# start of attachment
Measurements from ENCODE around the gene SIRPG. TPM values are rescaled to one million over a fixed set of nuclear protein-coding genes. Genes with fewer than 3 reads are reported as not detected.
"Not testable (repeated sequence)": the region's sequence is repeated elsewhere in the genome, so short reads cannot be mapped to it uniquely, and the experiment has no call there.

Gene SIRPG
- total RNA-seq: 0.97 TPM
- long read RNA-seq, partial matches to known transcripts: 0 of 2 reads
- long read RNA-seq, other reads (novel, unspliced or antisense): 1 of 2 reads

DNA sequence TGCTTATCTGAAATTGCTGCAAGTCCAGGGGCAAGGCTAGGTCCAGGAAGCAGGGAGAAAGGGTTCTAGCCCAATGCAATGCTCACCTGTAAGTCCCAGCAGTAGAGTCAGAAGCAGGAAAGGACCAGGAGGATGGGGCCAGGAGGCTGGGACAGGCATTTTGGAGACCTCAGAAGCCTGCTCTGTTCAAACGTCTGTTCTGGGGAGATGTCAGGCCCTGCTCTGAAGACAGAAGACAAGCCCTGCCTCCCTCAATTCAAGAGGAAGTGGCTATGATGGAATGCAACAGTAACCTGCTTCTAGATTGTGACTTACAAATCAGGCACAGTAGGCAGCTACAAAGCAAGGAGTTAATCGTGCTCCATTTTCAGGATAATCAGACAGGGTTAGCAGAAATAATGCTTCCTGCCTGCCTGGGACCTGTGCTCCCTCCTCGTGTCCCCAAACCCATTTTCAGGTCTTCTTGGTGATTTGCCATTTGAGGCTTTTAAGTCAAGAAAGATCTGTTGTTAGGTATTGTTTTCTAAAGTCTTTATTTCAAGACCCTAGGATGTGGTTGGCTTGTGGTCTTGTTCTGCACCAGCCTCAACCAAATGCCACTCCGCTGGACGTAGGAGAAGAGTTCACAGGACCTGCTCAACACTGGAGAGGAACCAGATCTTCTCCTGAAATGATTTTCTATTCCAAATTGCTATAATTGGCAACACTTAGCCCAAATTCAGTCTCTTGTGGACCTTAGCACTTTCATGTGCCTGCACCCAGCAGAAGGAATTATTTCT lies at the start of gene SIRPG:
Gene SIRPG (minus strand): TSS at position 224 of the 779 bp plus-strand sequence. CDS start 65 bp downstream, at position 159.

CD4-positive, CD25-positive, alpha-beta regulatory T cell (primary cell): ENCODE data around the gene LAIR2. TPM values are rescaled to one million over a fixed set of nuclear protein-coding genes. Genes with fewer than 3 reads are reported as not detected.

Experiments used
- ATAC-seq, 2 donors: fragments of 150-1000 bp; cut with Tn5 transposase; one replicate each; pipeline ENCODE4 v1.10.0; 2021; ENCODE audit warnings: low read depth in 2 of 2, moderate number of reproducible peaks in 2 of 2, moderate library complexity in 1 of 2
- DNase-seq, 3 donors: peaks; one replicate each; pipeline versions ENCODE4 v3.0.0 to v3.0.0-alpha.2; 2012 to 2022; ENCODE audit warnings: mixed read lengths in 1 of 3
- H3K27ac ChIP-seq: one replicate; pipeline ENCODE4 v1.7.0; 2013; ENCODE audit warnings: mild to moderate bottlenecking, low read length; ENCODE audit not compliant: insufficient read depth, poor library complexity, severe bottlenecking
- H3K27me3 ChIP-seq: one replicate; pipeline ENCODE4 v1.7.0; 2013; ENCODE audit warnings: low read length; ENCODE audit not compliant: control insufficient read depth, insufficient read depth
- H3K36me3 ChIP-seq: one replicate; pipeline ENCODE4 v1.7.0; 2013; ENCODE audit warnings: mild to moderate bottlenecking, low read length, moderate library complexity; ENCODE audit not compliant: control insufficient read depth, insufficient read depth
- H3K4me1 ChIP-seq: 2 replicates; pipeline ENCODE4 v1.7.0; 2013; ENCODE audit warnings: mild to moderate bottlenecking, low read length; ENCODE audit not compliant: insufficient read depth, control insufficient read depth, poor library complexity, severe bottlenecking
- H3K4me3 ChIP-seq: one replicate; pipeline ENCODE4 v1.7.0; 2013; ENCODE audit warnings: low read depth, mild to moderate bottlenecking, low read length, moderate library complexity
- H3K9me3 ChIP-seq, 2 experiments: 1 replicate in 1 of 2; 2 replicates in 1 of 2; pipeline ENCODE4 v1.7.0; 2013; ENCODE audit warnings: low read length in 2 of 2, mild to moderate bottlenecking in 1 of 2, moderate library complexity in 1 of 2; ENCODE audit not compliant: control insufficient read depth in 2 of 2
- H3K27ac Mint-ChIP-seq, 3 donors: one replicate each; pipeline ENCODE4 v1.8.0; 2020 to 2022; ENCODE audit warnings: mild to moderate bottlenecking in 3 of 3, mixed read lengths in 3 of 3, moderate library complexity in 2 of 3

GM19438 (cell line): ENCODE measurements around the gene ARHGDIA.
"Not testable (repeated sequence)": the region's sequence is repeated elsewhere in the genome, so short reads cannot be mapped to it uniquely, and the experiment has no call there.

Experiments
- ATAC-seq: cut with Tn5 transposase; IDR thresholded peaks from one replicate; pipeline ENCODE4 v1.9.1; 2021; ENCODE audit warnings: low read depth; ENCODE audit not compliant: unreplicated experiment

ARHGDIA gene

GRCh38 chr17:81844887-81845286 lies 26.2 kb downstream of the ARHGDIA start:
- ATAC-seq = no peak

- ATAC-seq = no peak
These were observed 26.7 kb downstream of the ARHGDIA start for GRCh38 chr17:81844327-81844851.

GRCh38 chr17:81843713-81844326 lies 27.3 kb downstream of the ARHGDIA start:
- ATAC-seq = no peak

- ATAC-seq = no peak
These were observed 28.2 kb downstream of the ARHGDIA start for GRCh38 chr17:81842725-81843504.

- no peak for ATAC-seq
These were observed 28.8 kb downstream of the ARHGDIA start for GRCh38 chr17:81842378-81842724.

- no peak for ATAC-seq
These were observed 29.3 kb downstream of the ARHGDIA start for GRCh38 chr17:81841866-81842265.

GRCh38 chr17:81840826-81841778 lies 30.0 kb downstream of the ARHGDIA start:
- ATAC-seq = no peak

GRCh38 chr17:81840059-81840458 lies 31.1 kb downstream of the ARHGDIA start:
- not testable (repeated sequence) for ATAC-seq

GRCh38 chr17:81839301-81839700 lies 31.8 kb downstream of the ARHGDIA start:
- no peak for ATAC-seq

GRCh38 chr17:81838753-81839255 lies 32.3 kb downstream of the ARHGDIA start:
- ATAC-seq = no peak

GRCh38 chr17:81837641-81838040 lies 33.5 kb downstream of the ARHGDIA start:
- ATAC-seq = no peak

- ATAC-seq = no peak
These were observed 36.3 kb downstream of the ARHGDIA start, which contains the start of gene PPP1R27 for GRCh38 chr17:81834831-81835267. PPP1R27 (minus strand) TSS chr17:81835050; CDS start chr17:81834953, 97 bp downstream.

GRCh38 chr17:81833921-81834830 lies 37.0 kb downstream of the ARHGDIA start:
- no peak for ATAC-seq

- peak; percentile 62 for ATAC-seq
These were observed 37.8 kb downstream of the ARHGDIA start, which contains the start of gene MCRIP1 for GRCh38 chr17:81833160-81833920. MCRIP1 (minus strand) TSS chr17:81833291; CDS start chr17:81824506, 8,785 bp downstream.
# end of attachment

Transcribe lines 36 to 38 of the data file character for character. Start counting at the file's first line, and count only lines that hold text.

These were observed 29.3 kb downstream of the ARHGDIA start for GRCh38 chr17:81841866-81842265.

GRCh38 chr17:81840826-81841778 lies 30.0 kb downstream of the ARHGDIA start:
- ATAC-seq = no peak